A Which? survey finds 57% of borrowers are encouraged to take out further loans, while a third say they experienced greater financial problems as a result of taking out the loan. Read the Guardian Money article here.
Archive for May, 2012
Who knew there was a name for misheard song lyrics? And what on earth is ‘muntin’? Find out here.
Will you re-mode during the olympics? Ministers are using jargon that sounds like it’s straight out of an episode of The Think of IT. Click here to read the BBC article.
Legend has it that the advertising guru Sir John Hegarty once requested a screensaver for his employees that read: “Words are a barrier to communication.” It’s a brilliant provocation – especially if, like me, you’re a lover of words.
It’s also a thought that many businesses could learn from. Take a selection of organisations and wander around their websites. Read their brochures and their case studies and even have a look around their buildings. Words. Everywhere. Sometimes on the walls. Lots of the same, unsurprising words hanging about like boring guests at a party. So many words: so little to say.
“Engagement”, “stakeholders”, “sustainability”, “passionate”, “delivery”, “value”, “commitment”, “vision”, “empowerment”, “benchmark”, “collaborative”, “innovation”, “performance”, “challenging”, “leadership”. To concoct your own corporate rhetoric, simply take a handful, season with a few pronouns, conjunctions and definite and indefinite articles. Stir and leave to stagnate.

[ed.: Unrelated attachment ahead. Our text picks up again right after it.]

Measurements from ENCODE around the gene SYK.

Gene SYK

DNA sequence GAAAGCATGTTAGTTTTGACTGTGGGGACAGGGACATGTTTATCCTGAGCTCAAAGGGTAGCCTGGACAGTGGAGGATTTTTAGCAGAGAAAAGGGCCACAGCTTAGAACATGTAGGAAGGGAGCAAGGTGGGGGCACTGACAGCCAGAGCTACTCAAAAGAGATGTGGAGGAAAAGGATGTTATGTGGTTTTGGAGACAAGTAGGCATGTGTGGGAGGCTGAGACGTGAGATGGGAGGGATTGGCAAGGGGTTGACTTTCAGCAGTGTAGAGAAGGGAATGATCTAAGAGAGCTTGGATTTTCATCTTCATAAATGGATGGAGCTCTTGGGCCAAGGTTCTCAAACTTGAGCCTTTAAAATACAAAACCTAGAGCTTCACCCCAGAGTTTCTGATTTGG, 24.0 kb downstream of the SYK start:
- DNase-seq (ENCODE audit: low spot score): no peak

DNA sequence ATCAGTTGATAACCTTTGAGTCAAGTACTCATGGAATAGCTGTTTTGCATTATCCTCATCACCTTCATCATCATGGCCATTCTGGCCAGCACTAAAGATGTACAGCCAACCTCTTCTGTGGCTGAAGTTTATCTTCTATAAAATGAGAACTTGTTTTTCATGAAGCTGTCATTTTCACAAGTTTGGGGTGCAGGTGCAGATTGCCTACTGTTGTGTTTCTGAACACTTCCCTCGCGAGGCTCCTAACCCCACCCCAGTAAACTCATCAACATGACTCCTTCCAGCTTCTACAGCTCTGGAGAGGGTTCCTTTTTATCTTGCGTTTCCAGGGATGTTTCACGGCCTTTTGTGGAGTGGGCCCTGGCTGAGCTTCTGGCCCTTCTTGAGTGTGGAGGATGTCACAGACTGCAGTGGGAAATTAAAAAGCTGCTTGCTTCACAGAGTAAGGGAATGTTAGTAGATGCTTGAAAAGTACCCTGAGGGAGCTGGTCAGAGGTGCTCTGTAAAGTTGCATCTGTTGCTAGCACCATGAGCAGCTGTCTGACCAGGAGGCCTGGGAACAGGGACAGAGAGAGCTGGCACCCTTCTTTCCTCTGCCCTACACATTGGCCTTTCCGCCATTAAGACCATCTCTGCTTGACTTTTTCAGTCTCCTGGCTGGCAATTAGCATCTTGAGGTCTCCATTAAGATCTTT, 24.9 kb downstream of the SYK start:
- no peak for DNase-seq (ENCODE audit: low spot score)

In the truest sense of ‘cliché’, these words are worn out. They may have once been bold and spiky but their power has been diminished by overuse. And when something is overfamiliar and bland, we ignore it, like lift music. If a written word neither commands our attention, nor conveys meaning, it’s pointless. It’s just a black squiggle.
This is about more than keeping language fresh and interesting. It’s about remembering that actions speak louder than words. Putting platitudes and clichés on walls and websites is a placebo: it feels like we’re changing the world when we aren’t. We become content with saying and not doing. Worse than that, we’re not even saying anything of value. When we surround ourselves with cant and cliché, we’re surrounding ourselves with moribund ideas. It’s a form of intellectual laziness that George Orwell brilliantly observed in his 1946 essay, Politics and The English Language: “…the slovenliness of our language makes it easier for us to have foolish thoughts.”
In 1956, a man wrote a children’s story in just 10 sentences. It made such an impression that when that man died over 50 years later it made the national news.